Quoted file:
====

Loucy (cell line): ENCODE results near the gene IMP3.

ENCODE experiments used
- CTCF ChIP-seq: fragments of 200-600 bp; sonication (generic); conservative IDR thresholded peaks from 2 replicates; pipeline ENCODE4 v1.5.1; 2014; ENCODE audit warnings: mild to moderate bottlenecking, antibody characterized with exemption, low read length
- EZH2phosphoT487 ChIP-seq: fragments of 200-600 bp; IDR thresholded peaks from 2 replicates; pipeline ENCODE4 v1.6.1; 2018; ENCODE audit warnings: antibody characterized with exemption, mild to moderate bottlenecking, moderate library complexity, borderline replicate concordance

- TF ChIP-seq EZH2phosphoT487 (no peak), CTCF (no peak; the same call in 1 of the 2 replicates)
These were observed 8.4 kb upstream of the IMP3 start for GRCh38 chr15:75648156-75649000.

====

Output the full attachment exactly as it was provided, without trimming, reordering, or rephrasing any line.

Loucy (cell line): ENCODE results near the gene IMP3.

ENCODE experiments used
- CTCF ChIP-seq: fragments of 200-600 bp; sonication (generic); conservative IDR thresholded peaks from 2 replicates; pipeline ENCODE4 v1.5.1; 2014; ENCODE audit warnings: mild to moderate bottlenecking, antibody characterized with exemption, low read length
- EZH2phosphoT487 ChIP-seq: fragments of 200-600 bp; IDR thresholded peaks from 2 replicates; pipeline ENCODE4 v1.6.1; 2018; ENCODE audit warnings: antibody characterized with exemption, mild to moderate bottlenecking, moderate library complexity, borderline replicate concordance

- TF ChIP-seq EZH2phosphoT487 (no peak), CTCF (no peak; the same call in 1 of the 2 replicates)
These were observed 8.4 kb upstream of the IMP3 start for GRCh38 chr15:75648156-75649000.